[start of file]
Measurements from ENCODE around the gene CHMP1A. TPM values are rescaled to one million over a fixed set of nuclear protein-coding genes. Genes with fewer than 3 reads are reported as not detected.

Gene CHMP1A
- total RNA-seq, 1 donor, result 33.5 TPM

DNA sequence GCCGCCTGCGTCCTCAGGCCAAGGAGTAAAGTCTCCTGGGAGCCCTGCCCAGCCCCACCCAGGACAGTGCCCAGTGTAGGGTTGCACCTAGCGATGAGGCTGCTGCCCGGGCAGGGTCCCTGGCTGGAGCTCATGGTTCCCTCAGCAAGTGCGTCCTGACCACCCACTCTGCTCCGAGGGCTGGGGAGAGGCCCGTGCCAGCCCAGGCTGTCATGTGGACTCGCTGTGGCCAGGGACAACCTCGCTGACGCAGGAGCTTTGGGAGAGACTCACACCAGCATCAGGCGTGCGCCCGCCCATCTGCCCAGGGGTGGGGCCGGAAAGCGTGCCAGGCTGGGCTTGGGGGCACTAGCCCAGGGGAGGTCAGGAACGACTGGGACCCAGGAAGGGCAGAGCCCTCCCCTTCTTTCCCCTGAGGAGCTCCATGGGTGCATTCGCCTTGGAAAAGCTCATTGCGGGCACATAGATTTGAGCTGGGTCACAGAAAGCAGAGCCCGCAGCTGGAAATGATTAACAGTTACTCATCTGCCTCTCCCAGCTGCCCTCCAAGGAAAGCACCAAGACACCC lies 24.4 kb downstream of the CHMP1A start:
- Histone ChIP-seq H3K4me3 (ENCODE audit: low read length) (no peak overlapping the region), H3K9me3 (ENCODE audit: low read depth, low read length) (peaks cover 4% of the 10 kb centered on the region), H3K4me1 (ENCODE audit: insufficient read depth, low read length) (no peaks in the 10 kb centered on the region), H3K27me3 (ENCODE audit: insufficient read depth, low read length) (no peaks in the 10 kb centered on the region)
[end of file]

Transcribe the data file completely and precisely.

Measurements from ENCODE around the gene CHMP1A. TPM values are rescaled to one million over a fixed set of nuclear protein-coding genes. Genes with fewer than 3 reads are reported as not detected.

Gene CHMP1A
- total RNA-seq, 1 donor, result 33.5 TPM

DNA sequence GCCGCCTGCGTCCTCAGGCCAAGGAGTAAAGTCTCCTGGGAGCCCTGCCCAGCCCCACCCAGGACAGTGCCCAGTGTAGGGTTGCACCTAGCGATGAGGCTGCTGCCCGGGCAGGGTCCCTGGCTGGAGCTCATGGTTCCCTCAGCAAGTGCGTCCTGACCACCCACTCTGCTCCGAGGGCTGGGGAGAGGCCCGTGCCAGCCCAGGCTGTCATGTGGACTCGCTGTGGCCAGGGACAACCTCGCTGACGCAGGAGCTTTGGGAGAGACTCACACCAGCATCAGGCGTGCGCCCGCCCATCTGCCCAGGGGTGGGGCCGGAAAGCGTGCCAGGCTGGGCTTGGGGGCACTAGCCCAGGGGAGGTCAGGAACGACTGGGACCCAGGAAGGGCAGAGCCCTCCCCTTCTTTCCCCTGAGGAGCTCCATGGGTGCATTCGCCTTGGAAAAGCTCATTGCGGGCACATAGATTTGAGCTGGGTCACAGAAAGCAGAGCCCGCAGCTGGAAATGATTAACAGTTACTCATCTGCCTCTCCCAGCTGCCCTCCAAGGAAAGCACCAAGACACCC lies 24.4 kb downstream of the CHMP1A start:
- Histone ChIP-seq H3K4me3 (ENCODE audit: low read length) (no peak overlapping the region), H3K9me3 (ENCODE audit: low read depth, low read length) (peaks cover 4% of the 10 kb centered on the region), H3K4me1 (ENCODE audit: insufficient read depth, low read length) (no peaks in the 10 kb centered on the region), H3K27me3 (ENCODE audit: insufficient read depth, low read length) (no peaks in the 10 kb centered on the region)